April 29, 2019

Teachers and students in Sydney are working together to improve mental health

Teachers and students in Sydney are working together to improve mental health

Teachers and students of Tempe High School have transformed a previously disused part of the school by taking up an initiative to improve the mental health of Year 12 students. The school community has purchased a bus and redesigned the interior, which includes power-points to help students unwind.

IZA World of Labor author Richard Layard has looked at mental health and how mentally ill people can become more productive and satisfied with life. In his article, Layard writes that mental illness accounts for 38% of all illness in rich countries. According to him: “In a typical country, one in five people suffers from a mental illness, the great majority from depression or crippling anxiety.” Later in life “mental illness accounts for half of all illness up to age 45 in rich countries, making it the most prevalent disease among working-age people; it also accounts for close to half of disability benefits in many countries.”

Tempe High principal Socrates Dassaklis has commented that there is a marked effort both within the school and the state to alleviate stress and ease the weight of expectation students experience in the lead up to obtaining their Higher School Certificate (HSC). 17-year-old Tempe High School student Bella Lengyelfalusy said: “At home or school, there’s constant stress and pressure to do something all the time” but the “in-between place”—the bus—enables students to “study in a way that we find benefits us.”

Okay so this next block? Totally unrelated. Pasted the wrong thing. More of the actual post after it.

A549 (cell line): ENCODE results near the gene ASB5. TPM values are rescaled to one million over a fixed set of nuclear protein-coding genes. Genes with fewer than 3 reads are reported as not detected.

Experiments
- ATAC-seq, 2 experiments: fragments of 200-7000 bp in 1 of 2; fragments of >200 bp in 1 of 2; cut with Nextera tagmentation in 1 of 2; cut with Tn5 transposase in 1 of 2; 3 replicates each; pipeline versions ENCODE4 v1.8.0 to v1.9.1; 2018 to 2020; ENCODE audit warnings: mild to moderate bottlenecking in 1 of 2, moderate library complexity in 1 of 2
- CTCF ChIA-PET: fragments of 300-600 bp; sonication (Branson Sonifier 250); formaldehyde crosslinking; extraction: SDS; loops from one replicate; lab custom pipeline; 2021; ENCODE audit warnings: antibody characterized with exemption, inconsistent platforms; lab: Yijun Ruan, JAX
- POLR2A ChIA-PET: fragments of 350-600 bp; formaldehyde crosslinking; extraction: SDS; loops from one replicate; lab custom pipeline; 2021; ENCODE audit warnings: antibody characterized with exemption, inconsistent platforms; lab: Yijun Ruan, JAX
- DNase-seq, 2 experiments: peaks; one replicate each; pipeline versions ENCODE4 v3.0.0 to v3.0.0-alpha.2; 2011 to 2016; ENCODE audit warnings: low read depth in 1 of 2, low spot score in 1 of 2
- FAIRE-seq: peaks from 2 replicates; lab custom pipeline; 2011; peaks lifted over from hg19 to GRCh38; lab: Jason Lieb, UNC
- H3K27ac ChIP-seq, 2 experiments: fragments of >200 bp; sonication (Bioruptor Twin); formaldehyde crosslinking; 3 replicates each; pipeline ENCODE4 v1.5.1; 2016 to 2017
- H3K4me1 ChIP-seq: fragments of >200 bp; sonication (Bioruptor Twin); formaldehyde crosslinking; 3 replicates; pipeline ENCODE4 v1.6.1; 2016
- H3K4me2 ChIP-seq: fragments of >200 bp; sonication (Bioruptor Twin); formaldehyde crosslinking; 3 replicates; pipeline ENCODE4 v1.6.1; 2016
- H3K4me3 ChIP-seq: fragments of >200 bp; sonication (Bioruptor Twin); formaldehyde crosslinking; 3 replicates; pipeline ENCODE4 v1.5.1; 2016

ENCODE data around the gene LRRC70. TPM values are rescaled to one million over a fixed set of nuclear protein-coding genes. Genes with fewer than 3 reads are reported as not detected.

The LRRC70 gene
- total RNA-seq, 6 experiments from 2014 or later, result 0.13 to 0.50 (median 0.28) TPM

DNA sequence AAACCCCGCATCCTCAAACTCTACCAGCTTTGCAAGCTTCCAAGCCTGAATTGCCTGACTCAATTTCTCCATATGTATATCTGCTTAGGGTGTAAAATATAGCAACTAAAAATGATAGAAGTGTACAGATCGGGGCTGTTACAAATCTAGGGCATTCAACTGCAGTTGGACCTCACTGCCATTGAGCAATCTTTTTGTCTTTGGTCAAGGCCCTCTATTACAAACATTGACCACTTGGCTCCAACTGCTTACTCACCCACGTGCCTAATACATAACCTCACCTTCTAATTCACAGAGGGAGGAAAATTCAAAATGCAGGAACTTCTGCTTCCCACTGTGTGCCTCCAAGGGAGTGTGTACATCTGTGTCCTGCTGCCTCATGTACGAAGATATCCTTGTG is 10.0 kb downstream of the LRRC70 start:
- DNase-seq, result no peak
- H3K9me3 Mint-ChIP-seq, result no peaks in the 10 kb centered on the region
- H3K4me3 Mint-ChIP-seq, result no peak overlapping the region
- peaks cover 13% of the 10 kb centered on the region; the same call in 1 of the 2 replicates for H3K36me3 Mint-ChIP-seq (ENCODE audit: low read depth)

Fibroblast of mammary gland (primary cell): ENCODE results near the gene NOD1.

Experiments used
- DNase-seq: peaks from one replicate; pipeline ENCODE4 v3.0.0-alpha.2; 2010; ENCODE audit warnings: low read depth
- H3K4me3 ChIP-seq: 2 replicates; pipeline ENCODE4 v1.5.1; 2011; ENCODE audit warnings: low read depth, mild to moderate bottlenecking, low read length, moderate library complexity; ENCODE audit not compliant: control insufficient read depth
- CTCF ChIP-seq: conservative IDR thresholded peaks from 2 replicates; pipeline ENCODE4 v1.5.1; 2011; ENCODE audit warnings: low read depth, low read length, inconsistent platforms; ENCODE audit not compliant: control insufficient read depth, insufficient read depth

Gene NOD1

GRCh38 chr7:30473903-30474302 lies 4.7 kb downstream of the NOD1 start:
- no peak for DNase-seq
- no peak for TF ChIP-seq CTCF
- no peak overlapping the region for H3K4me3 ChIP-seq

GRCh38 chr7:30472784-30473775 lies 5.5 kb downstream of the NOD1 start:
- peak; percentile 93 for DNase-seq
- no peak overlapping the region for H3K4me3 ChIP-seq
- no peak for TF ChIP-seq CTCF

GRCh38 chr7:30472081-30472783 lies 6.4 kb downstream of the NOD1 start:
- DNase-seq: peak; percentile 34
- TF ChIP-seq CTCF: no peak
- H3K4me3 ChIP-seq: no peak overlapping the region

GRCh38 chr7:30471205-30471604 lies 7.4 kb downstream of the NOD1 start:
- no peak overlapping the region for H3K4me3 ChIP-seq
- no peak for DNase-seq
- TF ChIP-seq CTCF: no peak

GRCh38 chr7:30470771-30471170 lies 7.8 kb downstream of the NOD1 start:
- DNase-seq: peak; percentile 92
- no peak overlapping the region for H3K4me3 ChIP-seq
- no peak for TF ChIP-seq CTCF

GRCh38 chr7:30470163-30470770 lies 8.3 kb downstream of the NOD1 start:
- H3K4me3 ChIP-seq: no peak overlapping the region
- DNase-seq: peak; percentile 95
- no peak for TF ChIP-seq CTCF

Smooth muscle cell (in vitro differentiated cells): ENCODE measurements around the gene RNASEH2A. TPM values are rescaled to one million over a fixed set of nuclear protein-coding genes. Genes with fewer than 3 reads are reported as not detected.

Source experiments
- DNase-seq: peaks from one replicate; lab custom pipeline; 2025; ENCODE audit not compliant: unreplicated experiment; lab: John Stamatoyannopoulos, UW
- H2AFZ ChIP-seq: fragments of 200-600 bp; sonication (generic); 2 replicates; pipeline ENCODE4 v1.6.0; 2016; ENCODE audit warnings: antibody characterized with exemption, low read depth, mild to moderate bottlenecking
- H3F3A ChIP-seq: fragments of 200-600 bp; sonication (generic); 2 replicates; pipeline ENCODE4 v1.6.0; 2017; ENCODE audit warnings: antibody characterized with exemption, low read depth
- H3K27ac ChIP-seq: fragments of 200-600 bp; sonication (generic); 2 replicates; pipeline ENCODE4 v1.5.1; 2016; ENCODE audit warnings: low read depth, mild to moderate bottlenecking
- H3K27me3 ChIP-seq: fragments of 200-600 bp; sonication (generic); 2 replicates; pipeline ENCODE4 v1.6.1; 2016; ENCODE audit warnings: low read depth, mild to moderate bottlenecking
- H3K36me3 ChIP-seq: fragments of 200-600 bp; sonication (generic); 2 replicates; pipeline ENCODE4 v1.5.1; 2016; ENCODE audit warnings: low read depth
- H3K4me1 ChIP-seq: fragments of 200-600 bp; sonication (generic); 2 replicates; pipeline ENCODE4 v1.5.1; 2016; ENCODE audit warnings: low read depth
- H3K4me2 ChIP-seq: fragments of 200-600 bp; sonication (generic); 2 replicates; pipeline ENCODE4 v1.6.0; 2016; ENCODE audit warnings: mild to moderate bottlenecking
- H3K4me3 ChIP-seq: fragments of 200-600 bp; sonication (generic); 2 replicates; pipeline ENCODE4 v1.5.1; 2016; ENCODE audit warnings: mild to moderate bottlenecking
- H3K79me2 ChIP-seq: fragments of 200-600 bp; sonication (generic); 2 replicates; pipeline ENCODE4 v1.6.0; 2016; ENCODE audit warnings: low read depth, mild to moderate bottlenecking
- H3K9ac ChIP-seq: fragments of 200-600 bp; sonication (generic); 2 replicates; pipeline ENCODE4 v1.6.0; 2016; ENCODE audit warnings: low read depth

Many schools in Sydney are emphasizing mindfulness practices and Randwick Boys’ High in particular is offering yoga and meditation. Nichole Walker, general manager at Positive Psychology Institute says that Year 12s are also experiencing stress and anxiety as they are preparing for life after school. Ms Walker commented that it’s incredibly important to "give students the skills of resilience to come out and be successful in that transition."

According to a Department of Education spokesman, exam anxiety can affect everyone—from "the most organised student to the last-minute crammer." "Knowing how to deal with stress is an important life skill that can help a person to be happier and healthier in the long run. Year 12 and the looming prospect of the HSC can be a tricky and challenging time when it is difficult to find a balance," he said.

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